They collect here every Thursday evening to distill their ideas — to distinguish science from superstition. At stake is Everything. Reality. Meaning. Their lives. They have lost any tolerance for ineffectual and embroidered attitudes, for mysticism or metaphysics.

Vienna in the 1930s. The sign, belonging to a gambling parlor, reads: "Don't let luck pass you by." A horseshoe and chimney sweep, superstitious symbols of good fortune, appear above. (Photograph:  Roman Vishniac)
Vienna in the 1930s. The sign, belonging to a gambling parlor, reads: “Don’t let luck pass you by.” A horseshoe and chimney sweep, superstitious symbols of good fortune, appear above it. (Photograph: Roman Vishniac)

The members of the Vienna Circle were endowed with minds exceeding the average not by degree but by kind — the kind of genius that risked bleeding into madness, nowhere more so than in Gödel. Levin paints his conflicting multitudes — the internal tensions that powered his, and perhaps power all, genius:

In 1931 he is a young man of twenty-five, his sharpest edges still hidden beneath the soft pulp of youth. He has just discovered his theorems. With pride and anxiety he brings with him this discovery. His almost, not-quite paradox, his twisted loop of reason, will be his assurance of immortality. An immortality of his soul or just his name? This question will be the subject of his madness.

Levin, who has written beautifully about the complex relationship between genius and madness, adds:

Here he is, a man in defense of his soul, in defense of truth, ready to alter the view of reality his friends have formulated on this marble table. He joins the Circle to tell the members that they are wrong, and he can prove it.


He is still all potential. The potential to be great, the potential to be mad. He will achieve both magnificently.


In his incompleteness theorems, which he began publishing that year, Gödel set out to prove that there are limits to how much of reality mathematical logic can grasp — something many intuited but none had substantiated. (Nearly a century earlier, the pioneering astronomer Maria Mitchell articulated that intuition, if not its empirical proof, in her diary: “The world of learning is so broad, and the human soul is so limited in power! We reach forth and strain every nerve, but we seize only a bit of the curtain that hides the infinite from us.”) With poetic precision, Levin conveys Gödel’s ideas and their broader significance:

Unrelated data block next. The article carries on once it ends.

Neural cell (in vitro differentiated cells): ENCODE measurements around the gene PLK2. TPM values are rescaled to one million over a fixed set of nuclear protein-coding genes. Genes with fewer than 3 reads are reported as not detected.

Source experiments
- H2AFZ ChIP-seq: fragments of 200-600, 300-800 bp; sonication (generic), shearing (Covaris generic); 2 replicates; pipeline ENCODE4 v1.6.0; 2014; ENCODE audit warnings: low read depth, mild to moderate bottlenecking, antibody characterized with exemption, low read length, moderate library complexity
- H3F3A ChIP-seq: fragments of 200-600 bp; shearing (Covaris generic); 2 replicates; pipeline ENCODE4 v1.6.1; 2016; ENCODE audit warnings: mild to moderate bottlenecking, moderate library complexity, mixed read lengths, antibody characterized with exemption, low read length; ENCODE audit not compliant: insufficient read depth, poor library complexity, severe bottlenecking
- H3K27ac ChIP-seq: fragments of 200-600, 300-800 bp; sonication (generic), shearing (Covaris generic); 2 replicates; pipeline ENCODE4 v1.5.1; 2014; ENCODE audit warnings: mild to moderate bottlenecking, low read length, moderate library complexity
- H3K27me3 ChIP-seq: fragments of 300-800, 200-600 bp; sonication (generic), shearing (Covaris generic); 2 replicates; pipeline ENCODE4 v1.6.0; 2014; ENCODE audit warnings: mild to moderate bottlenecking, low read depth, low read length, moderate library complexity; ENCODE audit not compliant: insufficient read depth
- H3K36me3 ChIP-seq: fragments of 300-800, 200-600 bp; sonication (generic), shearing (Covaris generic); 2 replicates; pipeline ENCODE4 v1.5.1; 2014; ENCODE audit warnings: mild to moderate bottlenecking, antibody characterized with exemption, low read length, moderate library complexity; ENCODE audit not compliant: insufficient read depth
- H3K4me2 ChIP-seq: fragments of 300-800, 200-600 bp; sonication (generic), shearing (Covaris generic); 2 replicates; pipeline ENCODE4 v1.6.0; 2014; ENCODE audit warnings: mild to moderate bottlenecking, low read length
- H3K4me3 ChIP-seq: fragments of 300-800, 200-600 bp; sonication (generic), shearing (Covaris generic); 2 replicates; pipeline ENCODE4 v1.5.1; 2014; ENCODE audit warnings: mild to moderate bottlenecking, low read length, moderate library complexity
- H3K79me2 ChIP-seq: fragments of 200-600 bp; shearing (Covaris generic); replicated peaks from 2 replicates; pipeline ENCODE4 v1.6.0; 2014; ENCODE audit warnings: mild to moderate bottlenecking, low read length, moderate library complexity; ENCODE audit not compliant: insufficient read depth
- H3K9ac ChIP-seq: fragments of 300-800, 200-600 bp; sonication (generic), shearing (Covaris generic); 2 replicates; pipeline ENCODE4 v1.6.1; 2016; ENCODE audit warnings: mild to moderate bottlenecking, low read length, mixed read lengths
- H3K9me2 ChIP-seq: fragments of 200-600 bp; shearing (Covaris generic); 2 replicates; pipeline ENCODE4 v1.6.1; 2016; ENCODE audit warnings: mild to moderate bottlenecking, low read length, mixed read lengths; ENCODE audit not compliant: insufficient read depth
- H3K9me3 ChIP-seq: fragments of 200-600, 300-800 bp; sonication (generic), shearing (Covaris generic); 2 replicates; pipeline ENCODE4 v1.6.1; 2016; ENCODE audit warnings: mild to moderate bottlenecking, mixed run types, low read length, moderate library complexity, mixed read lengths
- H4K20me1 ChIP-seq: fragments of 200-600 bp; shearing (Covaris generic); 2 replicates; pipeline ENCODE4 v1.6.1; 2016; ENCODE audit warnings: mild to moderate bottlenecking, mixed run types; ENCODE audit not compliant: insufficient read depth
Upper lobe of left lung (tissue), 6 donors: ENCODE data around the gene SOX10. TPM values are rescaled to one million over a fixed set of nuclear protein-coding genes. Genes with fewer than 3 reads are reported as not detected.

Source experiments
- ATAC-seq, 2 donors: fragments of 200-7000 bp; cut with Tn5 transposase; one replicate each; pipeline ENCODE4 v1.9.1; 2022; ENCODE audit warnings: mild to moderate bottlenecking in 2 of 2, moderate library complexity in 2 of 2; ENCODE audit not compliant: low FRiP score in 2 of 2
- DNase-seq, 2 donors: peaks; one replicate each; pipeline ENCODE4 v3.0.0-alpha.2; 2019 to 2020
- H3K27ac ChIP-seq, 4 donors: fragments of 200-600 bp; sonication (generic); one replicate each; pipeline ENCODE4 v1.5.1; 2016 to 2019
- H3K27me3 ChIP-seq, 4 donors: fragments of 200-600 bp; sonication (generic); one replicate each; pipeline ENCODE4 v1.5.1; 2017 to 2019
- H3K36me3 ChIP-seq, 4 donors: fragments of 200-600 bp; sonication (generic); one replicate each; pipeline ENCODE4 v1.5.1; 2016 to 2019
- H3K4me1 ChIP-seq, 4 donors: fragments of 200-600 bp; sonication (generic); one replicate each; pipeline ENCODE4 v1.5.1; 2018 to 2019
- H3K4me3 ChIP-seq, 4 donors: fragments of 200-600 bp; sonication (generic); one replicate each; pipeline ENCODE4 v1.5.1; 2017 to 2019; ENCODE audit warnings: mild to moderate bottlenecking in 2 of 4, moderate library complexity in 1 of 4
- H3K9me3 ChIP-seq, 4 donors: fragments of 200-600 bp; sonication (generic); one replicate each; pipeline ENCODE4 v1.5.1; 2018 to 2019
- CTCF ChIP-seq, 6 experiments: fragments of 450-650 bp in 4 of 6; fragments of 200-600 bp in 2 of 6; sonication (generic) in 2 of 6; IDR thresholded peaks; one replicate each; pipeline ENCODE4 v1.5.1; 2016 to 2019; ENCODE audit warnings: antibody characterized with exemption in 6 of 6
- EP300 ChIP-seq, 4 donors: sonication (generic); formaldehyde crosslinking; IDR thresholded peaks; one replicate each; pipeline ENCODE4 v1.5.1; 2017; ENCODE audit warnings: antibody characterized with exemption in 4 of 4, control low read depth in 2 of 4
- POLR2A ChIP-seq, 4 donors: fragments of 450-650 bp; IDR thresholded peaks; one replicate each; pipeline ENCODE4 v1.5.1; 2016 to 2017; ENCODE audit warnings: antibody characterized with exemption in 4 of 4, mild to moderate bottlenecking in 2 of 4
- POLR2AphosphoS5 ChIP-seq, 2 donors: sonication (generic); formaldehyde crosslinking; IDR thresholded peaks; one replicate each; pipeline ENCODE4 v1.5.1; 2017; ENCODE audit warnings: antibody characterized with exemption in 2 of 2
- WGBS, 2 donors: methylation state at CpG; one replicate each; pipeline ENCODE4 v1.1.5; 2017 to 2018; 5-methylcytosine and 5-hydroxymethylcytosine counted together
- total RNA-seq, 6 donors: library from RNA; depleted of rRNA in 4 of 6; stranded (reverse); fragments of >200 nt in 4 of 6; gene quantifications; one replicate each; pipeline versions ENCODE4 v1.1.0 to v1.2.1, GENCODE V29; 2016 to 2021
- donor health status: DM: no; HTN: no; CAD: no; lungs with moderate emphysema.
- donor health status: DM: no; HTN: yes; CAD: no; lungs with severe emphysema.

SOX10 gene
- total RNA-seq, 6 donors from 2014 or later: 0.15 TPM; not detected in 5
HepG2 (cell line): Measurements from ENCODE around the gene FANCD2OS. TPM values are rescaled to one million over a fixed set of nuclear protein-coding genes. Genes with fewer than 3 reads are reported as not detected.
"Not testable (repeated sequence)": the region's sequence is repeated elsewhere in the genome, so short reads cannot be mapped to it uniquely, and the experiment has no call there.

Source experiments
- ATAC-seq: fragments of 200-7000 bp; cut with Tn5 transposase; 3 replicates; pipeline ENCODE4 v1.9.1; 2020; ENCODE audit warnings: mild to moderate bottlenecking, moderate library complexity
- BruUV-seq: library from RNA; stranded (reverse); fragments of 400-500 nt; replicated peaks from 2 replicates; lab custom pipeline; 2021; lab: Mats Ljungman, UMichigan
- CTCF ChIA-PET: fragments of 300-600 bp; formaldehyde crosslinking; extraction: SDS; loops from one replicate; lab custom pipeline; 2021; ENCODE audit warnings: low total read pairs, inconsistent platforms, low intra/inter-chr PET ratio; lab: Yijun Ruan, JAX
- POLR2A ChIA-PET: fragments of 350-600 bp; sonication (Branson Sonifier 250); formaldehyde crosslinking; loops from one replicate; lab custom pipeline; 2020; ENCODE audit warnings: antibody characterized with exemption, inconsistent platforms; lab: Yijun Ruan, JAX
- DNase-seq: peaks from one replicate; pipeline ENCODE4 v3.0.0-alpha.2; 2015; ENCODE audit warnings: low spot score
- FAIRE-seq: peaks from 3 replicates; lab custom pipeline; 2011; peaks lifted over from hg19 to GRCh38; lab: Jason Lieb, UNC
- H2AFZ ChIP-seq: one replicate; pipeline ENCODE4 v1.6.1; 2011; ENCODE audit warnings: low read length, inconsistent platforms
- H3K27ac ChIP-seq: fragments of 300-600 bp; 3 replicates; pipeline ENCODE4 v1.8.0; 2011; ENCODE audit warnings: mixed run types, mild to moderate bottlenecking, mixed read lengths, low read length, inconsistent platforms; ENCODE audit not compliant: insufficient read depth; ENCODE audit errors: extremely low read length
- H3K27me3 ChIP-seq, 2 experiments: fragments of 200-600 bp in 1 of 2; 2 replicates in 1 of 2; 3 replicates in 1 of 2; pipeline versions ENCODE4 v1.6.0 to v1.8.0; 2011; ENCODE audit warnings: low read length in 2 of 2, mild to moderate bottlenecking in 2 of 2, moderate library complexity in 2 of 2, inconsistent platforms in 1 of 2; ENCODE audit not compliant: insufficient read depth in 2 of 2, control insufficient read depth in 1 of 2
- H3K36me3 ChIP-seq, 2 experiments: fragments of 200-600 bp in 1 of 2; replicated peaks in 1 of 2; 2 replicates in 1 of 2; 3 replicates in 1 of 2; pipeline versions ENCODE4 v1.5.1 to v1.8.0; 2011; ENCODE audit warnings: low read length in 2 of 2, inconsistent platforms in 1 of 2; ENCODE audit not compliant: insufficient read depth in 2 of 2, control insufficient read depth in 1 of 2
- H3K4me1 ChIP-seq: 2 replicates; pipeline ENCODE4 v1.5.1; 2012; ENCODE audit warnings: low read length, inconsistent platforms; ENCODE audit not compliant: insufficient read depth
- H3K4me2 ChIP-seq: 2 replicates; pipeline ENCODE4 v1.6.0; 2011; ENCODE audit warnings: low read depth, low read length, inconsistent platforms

Gödel will prove that some truths live outside of logic and that we can’t get there from here. Some people — people who probably distrust mathematics — are quick to claim that they knew all along that some truths are beyond mathematics. But they just didn’t. They didn’t know it. They didn’t prove it.

Gödel didn’t believe that truth would elude us. He proved that it would. He didn’t invent a myth to conform to his prejudice of the world — at least not when it came to mathematics. He discovered his theorem as surely as if it was a rock he had dug up from the ground. He could pass it around the table and it would be as real as that rock. If anyone cared to, they could dig it up where he buried it and find it just the same. Look for it and you’ll find it where he said it is, just off center from where you’re staring. There are faint stars in the night sky that you can see, but only if you look to the side of where they shine. They burn too weakly or are too far away to be seen directly, even if you stare. But you can see them out of the corner of your eye because the cells on the periphery of your retina are more sensitive to light. Maybe truth is just like that. You can see it, but only out of the corner of your eye.

But the truth is not something everyone wants to see — it can be inconvenient, even obstructionist. In the spring of 1936, as the ideas of the Vienna Circle were becoming increasingly threatening to the Nazi party rising to power, Moritz Schlick, chair of the Vienna Circle, was shot by a former student of his on the steps of the University of Vienna, where he taught. Meanwhile, Gödel’s swirling genius was spiraling further and further into madness. Having already necessitated psychiatric care two years earlier, he was destroyed anew upon hearing of Moritz’s murder and endured an even sharper nervous breakdown that landed him in a psychiatric institution. Levin writes:

In his quiet room in the sanatorium with the narrow window over the big groomed lawn, Gödel rested alone, slumped and motionless, and wondered, where did he go? Where is Moritz?